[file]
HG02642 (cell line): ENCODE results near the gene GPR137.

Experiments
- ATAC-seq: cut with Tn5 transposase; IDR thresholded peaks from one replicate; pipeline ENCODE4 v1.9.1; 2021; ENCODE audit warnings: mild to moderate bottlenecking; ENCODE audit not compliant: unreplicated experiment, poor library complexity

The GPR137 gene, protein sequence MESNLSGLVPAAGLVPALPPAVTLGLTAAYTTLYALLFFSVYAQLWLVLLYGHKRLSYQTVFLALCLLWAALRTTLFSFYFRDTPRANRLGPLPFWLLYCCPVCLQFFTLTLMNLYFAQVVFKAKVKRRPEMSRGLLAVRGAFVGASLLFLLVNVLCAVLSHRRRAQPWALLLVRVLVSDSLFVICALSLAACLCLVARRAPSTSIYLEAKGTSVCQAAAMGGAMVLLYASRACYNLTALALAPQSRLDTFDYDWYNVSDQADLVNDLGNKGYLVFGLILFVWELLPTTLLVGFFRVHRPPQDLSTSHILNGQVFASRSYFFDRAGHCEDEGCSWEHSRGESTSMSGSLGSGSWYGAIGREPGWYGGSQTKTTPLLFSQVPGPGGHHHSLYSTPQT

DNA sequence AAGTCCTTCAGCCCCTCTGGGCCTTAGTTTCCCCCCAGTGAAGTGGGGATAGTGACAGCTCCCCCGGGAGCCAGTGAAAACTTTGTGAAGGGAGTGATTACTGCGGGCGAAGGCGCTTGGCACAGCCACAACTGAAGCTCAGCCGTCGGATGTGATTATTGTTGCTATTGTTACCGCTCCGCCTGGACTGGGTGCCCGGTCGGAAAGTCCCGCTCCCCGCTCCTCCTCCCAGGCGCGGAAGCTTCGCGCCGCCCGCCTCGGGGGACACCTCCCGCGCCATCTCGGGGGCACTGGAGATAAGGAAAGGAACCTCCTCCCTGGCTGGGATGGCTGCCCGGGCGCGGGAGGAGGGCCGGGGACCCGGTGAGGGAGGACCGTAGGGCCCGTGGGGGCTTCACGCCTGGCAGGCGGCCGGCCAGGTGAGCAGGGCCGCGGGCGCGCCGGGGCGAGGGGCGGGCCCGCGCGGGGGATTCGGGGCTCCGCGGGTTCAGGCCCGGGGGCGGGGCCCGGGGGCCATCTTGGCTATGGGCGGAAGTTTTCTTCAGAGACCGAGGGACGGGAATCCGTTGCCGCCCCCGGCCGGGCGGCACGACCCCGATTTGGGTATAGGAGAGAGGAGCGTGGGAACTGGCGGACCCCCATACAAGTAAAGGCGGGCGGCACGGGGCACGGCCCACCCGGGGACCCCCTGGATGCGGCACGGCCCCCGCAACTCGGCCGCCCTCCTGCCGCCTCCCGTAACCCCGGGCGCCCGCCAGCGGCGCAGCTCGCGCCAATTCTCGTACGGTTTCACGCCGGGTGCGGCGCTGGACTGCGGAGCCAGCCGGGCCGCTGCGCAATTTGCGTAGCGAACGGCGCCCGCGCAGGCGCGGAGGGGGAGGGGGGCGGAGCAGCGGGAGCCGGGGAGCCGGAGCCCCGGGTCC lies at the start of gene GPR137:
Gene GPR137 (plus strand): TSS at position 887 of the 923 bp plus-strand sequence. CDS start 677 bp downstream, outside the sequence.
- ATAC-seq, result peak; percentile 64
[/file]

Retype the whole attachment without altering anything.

HG02642 (cell line): ENCODE results near the gene GPR137.

Experiments
- ATAC-seq: cut with Tn5 transposase; IDR thresholded peaks from one replicate; pipeline ENCODE4 v1.9.1; 2021; ENCODE audit warnings: mild to moderate bottlenecking; ENCODE audit not compliant: unreplicated experiment, poor library complexity

The GPR137 gene, protein sequence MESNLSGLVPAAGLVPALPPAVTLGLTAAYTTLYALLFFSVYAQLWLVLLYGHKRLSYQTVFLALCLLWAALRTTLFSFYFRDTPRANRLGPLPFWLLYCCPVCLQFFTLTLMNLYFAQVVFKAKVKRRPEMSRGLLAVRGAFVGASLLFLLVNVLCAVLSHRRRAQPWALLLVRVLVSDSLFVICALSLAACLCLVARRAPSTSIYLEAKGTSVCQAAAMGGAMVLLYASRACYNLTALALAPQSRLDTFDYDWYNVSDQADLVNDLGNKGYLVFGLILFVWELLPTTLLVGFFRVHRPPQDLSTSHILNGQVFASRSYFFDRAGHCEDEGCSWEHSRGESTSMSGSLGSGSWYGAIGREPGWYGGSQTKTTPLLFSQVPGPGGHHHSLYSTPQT

DNA sequence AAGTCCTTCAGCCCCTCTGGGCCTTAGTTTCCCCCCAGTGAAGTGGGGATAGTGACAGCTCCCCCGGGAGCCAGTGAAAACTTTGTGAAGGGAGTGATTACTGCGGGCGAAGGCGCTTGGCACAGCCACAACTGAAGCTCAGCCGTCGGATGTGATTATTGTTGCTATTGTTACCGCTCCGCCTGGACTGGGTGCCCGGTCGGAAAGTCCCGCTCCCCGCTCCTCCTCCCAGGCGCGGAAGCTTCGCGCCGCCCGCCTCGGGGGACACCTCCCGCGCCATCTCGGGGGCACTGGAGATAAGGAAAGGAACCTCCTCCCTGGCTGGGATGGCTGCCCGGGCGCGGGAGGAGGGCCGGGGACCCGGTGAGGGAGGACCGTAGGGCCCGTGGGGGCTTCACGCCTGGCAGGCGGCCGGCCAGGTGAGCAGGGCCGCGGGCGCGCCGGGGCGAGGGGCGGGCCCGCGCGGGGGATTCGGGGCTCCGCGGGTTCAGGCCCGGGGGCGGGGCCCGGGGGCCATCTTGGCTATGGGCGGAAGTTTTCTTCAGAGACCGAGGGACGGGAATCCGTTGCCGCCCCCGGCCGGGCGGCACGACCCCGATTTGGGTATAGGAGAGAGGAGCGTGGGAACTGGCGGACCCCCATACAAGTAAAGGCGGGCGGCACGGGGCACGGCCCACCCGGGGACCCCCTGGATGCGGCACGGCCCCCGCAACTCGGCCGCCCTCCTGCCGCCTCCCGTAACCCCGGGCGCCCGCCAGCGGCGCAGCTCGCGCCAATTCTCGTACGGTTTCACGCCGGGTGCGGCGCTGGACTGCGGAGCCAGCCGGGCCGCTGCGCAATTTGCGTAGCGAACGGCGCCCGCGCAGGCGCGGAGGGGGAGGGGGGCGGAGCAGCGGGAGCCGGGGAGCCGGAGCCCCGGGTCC lies at the start of gene GPR137:
Gene GPR137 (plus strand): TSS at position 887 of the 923 bp plus-strand sequence. CDS start 677 bp downstream, outside the sequence.
- ATAC-seq, result peak; percentile 64